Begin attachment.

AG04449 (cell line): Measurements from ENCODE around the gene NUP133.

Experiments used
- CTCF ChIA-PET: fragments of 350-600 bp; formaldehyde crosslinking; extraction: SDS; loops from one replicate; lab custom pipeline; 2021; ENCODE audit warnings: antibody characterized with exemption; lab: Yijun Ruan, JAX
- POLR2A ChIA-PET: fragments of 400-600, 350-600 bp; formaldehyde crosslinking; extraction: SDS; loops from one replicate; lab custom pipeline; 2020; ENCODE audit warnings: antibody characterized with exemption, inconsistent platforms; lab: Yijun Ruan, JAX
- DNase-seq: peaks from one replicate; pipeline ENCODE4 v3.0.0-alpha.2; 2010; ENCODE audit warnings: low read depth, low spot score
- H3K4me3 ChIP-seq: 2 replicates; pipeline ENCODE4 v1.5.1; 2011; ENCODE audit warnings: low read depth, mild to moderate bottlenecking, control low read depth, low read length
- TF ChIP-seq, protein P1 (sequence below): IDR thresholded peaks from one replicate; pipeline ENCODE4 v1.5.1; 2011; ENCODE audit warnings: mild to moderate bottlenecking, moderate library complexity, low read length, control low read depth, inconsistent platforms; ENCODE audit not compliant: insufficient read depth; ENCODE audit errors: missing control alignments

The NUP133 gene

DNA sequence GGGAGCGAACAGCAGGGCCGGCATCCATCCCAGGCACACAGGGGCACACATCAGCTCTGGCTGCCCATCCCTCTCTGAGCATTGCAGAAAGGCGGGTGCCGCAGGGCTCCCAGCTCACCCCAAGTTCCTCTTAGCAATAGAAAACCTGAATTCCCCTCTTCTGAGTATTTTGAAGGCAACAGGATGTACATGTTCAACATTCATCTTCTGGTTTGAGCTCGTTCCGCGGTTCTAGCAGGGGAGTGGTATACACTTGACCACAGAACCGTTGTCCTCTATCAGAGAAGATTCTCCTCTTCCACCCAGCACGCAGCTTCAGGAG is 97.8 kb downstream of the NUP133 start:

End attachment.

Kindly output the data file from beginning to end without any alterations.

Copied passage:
AG04449 (cell line): Measurements from ENCODE around the gene NUP133.

Experiments used
- CTCF ChIA-PET: fragments of 350-600 bp; formaldehyde crosslinking; extraction: SDS; loops from one replicate; lab custom pipeline; 2021; ENCODE audit warnings: antibody characterized with exemption; lab: Yijun Ruan, JAX
- POLR2A ChIA-PET: fragments of 400-600, 350-600 bp; formaldehyde crosslinking; extraction: SDS; loops from one replicate; lab custom pipeline; 2020; ENCODE audit warnings: antibody characterized with exemption, inconsistent platforms; lab: Yijun Ruan, JAX
- DNase-seq: peaks from one replicate; pipeline ENCODE4 v3.0.0-alpha.2; 2010; ENCODE audit warnings: low read depth, low spot score
- H3K4me3 ChIP-seq: 2 replicates; pipeline ENCODE4 v1.5.1; 2011; ENCODE audit warnings: low read depth, mild to moderate bottlenecking, control low read depth, low read length
- TF ChIP-seq, protein P1 (sequence below): IDR thresholded peaks from one replicate; pipeline ENCODE4 v1.5.1; 2011; ENCODE audit warnings: mild to moderate bottlenecking, moderate library complexity, low read length, control low read depth, inconsistent platforms; ENCODE audit not compliant: insufficient read depth; ENCODE audit errors: missing control alignments

The NUP133 gene

DNA sequence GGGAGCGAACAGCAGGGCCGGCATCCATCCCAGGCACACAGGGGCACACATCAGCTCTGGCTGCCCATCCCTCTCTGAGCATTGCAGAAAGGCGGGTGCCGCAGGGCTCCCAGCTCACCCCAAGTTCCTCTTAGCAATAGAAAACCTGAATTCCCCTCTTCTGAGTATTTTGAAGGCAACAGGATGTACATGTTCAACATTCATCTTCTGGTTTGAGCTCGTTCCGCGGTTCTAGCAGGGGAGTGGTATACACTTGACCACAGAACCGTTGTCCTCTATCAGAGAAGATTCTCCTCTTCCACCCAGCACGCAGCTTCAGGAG is 97.8 kb downstream of the NUP133 start: